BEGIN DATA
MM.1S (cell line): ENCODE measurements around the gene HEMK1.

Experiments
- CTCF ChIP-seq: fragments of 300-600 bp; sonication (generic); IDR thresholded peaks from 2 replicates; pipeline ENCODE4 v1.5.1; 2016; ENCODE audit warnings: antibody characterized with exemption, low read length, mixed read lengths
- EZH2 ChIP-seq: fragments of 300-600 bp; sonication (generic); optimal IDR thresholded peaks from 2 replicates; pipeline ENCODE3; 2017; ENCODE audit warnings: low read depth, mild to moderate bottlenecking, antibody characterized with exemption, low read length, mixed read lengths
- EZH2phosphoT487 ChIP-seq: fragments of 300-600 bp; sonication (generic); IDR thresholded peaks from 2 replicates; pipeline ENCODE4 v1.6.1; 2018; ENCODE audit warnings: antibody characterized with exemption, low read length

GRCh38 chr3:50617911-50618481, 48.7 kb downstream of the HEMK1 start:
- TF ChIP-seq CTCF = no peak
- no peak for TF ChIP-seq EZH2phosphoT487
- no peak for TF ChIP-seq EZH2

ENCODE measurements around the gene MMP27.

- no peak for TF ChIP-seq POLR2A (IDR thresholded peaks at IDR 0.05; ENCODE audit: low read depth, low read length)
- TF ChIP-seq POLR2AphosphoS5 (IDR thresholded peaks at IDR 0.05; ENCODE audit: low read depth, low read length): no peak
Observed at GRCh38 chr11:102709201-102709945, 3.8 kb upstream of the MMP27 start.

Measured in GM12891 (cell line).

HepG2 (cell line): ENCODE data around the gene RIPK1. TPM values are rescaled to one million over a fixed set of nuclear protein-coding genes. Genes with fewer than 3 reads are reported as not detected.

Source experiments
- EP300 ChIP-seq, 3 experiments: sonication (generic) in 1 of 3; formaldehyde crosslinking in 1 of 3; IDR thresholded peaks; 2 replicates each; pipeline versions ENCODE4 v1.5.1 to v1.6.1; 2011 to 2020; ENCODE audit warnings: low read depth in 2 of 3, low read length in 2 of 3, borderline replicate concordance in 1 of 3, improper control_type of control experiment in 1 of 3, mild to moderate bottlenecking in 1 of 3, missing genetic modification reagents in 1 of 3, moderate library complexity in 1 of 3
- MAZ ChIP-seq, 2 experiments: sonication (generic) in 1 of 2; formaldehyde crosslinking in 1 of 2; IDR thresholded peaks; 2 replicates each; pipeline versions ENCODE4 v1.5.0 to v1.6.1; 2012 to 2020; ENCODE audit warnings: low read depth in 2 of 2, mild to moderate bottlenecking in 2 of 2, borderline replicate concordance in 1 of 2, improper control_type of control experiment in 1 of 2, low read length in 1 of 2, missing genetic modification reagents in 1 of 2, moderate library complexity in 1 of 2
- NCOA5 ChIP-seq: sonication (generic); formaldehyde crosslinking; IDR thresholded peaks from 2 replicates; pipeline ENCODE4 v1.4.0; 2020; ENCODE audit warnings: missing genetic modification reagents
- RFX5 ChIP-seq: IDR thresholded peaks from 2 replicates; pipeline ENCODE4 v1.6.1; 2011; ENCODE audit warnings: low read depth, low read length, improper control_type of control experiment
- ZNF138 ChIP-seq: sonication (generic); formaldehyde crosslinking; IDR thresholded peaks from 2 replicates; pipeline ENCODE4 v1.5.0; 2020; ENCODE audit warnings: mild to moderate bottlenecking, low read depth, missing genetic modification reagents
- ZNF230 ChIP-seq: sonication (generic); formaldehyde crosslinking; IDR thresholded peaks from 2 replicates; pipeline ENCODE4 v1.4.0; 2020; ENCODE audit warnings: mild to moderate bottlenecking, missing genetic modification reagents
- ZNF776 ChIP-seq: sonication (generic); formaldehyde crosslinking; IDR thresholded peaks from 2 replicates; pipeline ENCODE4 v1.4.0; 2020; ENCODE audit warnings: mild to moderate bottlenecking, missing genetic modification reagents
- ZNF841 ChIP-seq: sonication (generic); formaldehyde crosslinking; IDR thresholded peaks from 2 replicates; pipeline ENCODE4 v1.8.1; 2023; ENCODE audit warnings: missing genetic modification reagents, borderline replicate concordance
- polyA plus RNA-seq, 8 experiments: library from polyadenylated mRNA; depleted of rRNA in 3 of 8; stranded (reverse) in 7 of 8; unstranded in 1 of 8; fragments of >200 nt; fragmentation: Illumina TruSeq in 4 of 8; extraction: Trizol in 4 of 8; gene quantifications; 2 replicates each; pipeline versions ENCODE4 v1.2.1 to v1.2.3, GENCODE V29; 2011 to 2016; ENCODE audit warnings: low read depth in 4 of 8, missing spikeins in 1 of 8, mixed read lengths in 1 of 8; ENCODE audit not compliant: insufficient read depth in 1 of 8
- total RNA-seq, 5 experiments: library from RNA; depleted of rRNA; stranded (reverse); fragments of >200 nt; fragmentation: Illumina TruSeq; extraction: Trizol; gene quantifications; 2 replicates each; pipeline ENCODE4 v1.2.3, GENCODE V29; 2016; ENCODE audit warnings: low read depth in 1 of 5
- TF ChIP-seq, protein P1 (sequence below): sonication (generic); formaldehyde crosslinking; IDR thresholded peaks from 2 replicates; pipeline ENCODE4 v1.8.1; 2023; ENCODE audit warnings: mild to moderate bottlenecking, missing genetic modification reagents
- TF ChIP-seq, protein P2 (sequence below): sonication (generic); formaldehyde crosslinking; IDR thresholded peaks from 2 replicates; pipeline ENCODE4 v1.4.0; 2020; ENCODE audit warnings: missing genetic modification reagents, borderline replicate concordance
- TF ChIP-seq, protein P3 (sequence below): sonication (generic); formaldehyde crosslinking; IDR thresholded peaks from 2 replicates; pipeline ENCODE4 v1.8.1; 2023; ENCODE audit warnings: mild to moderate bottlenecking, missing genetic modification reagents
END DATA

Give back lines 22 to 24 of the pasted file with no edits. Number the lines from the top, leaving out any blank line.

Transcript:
- ZNF230 ChIP-seq: sonication (generic); formaldehyde crosslinking; IDR thresholded peaks from 2 replicates; pipeline ENCODE4 v1.4.0; 2020; ENCODE audit warnings: mild to moderate bottlenecking, missing genetic modification reagents
- ZNF776 ChIP-seq: sonication (generic); formaldehyde crosslinking; IDR thresholded peaks from 2 replicates; pipeline ENCODE4 v1.4.0; 2020; ENCODE audit warnings: mild to moderate bottlenecking, missing genetic modification reagents
- ZNF841 ChIP-seq: sonication (generic); formaldehyde crosslinking; IDR thresholded peaks from 2 replicates; pipeline ENCODE4 v1.8.1; 2023; ENCODE audit warnings: missing genetic modification reagents, borderline replicate concordance